Related: criticism, flies, human nature, lord of the flies, holy bible
  • When John Stienbeck Translated The Tales Of King Arthur He Realized That He Needed To Maintain The Elements Of Human Nature T - 385 words
    When John Stienbeck translated the tales of King Arthur he realized that he needed to maintain the elements of human nature that appeared through out the original stories. There are many examples of human nature in the sections of the book that we have read, there are good and bad aspects of human nature portrayed through the book and I will only mention a few. One example is when King Arthur tells the Lady of the Lake that he will do anything that she wants in exchange for the sword Excalibur. It is human nature to be quick to promise things when there is something important to us in exchange. We are more likely to do what ever it takes in order to get something we really "need". It is very ...
    Related: arthur, human nature, king arthur, legal system, good thing
  • 1899 - 582 words
    1/8/99 Lord of The Flies Three major themes in this story were: fear, the need for civilization, and instinct to be a follower. The most obvious of all the themes is man's need for civilization. The total opposite of the belief that man is innocent and society is evil is displayed in the story by showing that laws and rules, schools and policemen are all important to keep the dark side of human nature in line. When these concepts are ignored or slip away then we go back to the earliest part of their nature. An example of this is when the boys on the island get together at the beginning of the story and try to set some rules and assign a leader. This does not work out the way Ralph had expect ...
    Related: human nature, major themes, different ways, assign, impression
  • 1984 - 1,513 words
    1984 Nineteen Eighty-Four is a compelling novel, written in the period just after W.W.II. It details the life of one man, Winston Smith, and his struggles with an undoubtedly fascist government. The book is set approximately in the year 1984, in which Winston's society is ruled by a governing force known as The Party. At the head of this government is a fictional figure known as Big Brother, to whom all citizens must love and respect. In this society, privacy and freedom do not exist. People are constantly monitored by telescreens, and subjected to a constant barrage of propaganda. Any devious thought or action is dealt with by cruel and deadly punishment. Winston is a worker in one of the g ...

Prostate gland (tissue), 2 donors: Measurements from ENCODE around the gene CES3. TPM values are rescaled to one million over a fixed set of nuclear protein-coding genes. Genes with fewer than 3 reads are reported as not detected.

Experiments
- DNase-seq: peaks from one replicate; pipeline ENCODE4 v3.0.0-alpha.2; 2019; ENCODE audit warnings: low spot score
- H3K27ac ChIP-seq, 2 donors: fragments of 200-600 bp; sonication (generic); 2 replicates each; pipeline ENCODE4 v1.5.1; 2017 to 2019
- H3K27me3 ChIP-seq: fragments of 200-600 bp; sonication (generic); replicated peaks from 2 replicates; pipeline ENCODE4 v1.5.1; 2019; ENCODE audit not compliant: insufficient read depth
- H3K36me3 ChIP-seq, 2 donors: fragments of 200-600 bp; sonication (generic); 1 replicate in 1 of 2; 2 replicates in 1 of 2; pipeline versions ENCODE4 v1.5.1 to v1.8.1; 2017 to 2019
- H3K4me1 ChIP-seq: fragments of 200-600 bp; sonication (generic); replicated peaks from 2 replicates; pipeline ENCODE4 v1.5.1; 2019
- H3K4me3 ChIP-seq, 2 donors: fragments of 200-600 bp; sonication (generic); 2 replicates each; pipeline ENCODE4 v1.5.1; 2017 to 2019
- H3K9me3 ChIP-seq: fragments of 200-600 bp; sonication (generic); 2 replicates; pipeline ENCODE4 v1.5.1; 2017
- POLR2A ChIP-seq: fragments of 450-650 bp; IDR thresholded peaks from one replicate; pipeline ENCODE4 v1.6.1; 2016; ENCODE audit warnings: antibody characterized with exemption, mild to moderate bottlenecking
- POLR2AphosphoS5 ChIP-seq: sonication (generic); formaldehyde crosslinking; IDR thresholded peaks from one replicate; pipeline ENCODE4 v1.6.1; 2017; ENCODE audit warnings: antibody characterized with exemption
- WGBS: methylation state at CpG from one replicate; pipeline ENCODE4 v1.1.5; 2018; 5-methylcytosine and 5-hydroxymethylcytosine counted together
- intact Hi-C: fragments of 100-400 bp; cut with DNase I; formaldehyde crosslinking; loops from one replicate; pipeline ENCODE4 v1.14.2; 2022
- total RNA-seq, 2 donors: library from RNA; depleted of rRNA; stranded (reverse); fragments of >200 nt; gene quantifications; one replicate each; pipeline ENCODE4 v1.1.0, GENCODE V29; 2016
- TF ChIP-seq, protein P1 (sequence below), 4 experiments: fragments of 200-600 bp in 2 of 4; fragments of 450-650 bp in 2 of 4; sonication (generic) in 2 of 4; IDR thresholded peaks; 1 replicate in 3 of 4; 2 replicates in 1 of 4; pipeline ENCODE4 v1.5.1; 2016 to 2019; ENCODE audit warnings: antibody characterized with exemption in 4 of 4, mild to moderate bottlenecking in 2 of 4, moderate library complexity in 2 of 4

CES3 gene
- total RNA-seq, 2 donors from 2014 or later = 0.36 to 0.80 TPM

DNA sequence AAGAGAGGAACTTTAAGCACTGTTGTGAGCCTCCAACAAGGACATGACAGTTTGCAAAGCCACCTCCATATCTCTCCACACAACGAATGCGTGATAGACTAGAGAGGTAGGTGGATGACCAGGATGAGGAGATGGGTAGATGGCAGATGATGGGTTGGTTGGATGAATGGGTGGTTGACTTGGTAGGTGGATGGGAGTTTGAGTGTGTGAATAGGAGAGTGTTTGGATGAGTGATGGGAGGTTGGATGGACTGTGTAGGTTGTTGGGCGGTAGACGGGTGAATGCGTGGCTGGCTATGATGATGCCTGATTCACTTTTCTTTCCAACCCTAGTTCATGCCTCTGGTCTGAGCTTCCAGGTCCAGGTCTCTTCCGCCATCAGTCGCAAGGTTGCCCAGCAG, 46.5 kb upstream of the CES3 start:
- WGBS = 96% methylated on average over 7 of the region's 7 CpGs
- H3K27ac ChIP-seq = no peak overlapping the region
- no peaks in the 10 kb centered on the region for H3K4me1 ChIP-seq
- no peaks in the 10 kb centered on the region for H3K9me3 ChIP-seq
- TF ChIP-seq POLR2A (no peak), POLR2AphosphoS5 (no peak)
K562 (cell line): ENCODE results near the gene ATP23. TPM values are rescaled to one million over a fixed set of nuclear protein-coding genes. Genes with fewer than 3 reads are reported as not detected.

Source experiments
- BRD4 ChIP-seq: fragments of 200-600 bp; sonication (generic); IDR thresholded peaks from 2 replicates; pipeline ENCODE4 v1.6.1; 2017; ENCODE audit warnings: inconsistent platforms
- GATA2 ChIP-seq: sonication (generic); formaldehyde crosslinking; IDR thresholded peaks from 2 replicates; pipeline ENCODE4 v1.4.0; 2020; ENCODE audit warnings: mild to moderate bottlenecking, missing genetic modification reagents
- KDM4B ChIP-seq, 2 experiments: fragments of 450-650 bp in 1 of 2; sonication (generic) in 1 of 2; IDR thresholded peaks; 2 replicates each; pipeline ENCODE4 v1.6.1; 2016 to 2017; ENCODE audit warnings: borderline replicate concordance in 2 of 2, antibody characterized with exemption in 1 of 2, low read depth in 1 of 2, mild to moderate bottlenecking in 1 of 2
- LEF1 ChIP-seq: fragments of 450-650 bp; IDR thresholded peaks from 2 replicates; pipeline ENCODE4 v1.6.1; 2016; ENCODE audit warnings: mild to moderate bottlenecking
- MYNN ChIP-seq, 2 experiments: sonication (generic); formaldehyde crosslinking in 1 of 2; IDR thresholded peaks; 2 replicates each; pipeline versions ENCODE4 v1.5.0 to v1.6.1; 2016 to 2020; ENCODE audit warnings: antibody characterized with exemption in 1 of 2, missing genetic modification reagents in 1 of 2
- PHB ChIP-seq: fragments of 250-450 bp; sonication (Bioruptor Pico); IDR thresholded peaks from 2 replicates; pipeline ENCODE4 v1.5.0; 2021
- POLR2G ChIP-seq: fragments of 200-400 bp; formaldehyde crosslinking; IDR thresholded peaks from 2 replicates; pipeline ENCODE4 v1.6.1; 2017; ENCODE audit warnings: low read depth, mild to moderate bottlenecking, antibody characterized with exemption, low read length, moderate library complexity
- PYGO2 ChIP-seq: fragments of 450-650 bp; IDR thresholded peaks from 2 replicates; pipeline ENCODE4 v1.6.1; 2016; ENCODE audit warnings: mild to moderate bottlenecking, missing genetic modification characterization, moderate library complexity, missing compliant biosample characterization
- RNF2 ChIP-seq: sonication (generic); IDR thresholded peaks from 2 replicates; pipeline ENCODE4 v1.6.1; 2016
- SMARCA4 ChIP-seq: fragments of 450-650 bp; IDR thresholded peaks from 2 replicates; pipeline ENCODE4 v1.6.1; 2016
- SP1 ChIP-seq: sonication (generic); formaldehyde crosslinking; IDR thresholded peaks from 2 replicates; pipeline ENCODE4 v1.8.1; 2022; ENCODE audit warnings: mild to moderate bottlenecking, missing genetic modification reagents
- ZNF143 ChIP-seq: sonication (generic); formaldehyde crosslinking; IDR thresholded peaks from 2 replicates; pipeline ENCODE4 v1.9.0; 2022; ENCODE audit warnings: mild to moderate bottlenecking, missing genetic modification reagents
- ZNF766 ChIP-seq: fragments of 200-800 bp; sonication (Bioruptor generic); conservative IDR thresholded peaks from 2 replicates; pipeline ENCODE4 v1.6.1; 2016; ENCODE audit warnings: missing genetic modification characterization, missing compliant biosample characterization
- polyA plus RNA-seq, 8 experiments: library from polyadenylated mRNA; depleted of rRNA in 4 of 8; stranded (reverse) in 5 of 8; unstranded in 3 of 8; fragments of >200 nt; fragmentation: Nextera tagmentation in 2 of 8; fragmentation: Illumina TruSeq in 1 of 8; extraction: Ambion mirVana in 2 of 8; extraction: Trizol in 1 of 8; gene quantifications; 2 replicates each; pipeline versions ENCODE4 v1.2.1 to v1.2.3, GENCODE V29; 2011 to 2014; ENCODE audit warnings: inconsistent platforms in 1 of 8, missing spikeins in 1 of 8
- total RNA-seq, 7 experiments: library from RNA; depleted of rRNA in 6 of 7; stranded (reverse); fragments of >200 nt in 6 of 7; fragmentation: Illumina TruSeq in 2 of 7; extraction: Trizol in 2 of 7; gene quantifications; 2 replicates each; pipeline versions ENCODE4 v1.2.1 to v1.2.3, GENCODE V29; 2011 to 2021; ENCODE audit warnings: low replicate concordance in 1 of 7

Related: 1984, government agencies, specific purpose, big brother, history
  • 65279 It Is Unusual When A Masterpiece Develops Out Of An Assignment, But That Is, More Or Less, What - 1,904 words
    It is unusual when a masterpiece develops out of an assignment, but that is, more or less, what happened in the case of Gullivers Travels. The Martinus Scriblerus Club proposed to satirize the follies and vices of learned, scientific and modern men. Each of the members was given a topic, and Swifts was to satirize the numerous and popular volumes describing voyages to faraway lands. Ten years passed between the Scriblerus project and the publication of Gullivers Travels, but when Swift finished, he had completed a definitive work in travel literature. Moreover, he had completed what was to become a childrens classic (in its abridged form) and a satiric masterpiece. Swifts main character, Gul ...
    Related: masterpiece, unusual, make sense, time passes, principal
  • A Brave New World - 976 words
    A Brave New World A Personal Utopia: An Analysis of a Key Passage in Brave New World The key passage of Aldous Huxleys Brace New World takes place after John has been arrested and is a conversation with Mond. When John and Mond speak of ideal societies, a major part of Brave New World, the aspect of human nature which makes us search continuously for our personal Utopia, becomes apparent. In Monds study, the sacrifices each character makes in order to find a Utopia are interconnected. The search for a personal Utopia reveals Huxleys view on human nature of sacrificing everything to live with self-fulfillment. The connection of the sacrifices each character makes is shown in the study, helpin ...
    Related: brave, brave new world, ideal society, book reports, intelligence